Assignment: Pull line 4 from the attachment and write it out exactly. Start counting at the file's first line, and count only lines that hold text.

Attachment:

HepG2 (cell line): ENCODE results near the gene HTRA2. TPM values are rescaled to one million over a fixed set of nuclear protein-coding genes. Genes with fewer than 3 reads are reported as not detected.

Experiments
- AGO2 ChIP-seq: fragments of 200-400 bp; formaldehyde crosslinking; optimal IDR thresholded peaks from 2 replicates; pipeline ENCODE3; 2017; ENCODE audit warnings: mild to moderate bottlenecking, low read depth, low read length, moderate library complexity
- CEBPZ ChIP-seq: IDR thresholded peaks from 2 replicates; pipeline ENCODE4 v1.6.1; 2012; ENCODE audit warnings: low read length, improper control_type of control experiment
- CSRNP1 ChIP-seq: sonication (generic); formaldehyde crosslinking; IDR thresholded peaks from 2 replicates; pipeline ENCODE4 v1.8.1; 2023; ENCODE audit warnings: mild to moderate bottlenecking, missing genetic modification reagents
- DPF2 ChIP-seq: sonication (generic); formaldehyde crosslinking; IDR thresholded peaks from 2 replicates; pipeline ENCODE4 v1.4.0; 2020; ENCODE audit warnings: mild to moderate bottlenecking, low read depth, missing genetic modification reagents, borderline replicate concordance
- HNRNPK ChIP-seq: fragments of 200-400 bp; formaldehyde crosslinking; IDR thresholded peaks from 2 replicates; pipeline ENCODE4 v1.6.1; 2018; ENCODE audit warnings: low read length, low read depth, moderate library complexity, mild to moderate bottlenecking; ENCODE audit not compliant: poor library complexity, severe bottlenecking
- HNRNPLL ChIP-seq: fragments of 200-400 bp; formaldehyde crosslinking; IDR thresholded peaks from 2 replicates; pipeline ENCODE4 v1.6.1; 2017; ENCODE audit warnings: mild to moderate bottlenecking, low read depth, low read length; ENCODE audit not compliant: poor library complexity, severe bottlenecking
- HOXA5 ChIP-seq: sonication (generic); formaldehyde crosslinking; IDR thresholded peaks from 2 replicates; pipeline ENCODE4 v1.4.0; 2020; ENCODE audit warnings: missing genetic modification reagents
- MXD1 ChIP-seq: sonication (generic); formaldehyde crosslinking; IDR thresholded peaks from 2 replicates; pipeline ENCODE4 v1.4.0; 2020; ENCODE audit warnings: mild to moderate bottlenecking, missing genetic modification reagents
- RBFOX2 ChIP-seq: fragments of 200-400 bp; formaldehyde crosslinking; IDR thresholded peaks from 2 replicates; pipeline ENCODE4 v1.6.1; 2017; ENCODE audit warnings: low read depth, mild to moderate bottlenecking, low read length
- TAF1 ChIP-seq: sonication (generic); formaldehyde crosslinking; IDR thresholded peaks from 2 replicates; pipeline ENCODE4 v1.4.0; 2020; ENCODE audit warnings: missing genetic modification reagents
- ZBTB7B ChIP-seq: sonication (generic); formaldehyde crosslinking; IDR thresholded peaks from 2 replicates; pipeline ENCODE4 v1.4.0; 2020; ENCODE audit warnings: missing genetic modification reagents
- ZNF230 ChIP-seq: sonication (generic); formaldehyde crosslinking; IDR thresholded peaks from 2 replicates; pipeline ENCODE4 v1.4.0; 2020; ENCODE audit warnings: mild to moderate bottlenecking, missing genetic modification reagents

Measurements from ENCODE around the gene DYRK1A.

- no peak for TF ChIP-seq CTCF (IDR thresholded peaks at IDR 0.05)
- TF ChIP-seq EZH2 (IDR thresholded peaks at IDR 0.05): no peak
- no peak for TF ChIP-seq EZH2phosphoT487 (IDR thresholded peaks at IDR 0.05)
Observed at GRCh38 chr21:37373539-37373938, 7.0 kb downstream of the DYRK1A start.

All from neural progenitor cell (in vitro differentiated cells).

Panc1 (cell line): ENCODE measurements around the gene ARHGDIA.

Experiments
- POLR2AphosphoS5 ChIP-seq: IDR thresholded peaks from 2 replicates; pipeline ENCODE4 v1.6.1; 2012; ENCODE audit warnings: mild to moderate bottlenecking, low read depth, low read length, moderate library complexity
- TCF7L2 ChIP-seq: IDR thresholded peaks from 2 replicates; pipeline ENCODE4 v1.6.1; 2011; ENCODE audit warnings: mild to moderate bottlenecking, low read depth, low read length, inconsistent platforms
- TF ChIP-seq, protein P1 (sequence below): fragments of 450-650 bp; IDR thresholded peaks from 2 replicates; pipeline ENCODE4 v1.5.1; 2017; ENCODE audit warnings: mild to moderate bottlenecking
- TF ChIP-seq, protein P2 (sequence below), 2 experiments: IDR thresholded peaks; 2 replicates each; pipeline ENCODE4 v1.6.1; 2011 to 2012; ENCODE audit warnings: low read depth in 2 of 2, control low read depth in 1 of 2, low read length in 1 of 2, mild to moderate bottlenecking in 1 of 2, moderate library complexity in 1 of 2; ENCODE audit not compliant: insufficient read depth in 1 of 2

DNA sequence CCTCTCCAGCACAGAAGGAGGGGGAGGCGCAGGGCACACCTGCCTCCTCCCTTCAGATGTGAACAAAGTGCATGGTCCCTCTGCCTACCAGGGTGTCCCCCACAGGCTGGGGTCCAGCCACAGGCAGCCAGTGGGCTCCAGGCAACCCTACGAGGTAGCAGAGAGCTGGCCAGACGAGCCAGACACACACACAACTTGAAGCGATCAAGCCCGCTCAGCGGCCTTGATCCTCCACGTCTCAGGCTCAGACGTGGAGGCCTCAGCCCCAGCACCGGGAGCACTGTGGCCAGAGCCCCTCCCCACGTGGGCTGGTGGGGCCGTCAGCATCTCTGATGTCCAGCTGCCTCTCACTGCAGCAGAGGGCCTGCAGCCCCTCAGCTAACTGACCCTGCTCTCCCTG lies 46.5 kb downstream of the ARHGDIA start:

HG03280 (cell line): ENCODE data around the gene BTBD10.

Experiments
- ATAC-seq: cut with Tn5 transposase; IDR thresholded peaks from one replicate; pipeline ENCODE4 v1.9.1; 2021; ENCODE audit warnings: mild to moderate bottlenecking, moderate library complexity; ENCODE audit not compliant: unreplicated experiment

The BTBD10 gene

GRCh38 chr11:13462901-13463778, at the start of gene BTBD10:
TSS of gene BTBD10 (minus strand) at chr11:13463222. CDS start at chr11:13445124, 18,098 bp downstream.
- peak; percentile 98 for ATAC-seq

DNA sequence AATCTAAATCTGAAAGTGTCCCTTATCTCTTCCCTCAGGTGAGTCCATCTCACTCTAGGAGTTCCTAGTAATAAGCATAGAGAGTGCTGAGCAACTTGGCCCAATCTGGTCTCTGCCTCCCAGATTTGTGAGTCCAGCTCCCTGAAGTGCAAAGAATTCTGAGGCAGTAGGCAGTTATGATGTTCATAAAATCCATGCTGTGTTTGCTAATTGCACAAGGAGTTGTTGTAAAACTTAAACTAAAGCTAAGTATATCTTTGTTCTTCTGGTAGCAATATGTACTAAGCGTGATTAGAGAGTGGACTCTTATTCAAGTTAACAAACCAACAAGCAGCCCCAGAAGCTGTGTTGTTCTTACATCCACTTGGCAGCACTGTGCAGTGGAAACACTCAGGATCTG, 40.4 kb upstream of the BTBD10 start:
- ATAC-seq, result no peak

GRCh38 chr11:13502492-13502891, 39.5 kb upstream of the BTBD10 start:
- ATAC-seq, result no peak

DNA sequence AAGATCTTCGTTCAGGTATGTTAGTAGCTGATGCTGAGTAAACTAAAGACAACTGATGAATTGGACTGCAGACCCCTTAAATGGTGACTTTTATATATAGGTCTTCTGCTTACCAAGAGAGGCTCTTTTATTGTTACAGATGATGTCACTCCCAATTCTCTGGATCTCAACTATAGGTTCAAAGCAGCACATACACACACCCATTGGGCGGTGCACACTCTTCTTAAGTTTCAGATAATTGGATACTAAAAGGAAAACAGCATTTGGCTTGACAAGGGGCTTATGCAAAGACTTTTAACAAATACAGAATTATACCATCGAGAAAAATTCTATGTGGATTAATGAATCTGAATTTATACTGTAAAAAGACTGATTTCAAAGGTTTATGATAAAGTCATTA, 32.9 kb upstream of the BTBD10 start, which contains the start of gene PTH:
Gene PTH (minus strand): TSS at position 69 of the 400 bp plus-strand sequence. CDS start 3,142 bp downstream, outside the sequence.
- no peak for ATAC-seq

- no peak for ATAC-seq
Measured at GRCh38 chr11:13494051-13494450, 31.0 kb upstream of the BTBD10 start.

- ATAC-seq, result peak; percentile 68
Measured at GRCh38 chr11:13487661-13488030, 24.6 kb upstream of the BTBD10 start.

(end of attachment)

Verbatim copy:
- CEBPZ ChIP-seq: IDR thresholded peaks from 2 replicates; pipeline ENCODE4 v1.6.1; 2012; ENCODE audit warnings: low read length, improper control_type of control experiment